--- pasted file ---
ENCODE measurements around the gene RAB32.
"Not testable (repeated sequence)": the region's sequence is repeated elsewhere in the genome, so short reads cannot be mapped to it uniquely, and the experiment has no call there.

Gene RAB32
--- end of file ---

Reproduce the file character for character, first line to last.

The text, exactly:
ENCODE measurements around the gene RAB32.
"Not testable (repeated sequence)": the region's sequence is repeated elsewhere in the genome, so short reads cannot be mapped to it uniquely, and the experiment has no call there.

Gene RAB32